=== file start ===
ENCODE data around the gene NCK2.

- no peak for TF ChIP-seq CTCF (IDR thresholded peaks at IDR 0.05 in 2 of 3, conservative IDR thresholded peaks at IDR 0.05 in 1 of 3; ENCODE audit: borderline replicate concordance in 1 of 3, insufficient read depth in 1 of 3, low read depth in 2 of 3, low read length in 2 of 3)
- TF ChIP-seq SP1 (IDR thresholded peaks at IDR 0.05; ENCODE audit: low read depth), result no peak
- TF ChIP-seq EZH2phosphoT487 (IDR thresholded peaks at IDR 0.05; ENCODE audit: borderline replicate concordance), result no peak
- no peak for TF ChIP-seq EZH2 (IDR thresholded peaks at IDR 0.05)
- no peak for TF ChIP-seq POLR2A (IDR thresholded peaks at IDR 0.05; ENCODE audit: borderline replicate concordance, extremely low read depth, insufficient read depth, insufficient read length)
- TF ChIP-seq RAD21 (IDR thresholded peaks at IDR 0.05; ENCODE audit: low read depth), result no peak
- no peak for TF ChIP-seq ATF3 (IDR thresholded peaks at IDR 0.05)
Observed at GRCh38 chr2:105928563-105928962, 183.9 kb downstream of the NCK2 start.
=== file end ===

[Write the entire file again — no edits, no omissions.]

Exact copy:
ENCODE data around the gene NCK2.

- no peak for TF ChIP-seq CTCF (IDR thresholded peaks at IDR 0.05 in 2 of 3, conservative IDR thresholded peaks at IDR 0.05 in 1 of 3; ENCODE audit: borderline replicate concordance in 1 of 3, insufficient read depth in 1 of 3, low read depth in 2 of 3, low read length in 2 of 3)
- TF ChIP-seq SP1 (IDR thresholded peaks at IDR 0.05; ENCODE audit: low read depth), result no peak
- TF ChIP-seq EZH2phosphoT487 (IDR thresholded peaks at IDR 0.05; ENCODE audit: borderline replicate concordance), result no peak
- no peak for TF ChIP-seq EZH2 (IDR thresholded peaks at IDR 0.05)
- no peak for TF ChIP-seq POLR2A (IDR thresholded peaks at IDR 0.05; ENCODE audit: borderline replicate concordance, extremely low read depth, insufficient read depth, insufficient read length)
- TF ChIP-seq RAD21 (IDR thresholded peaks at IDR 0.05; ENCODE audit: low read depth), result no peak
- no peak for TF ChIP-seq ATF3 (IDR thresholded peaks at IDR 0.05)
Observed at GRCh38 chr2:105928563-105928962, 183.9 kb downstream of the NCK2 start.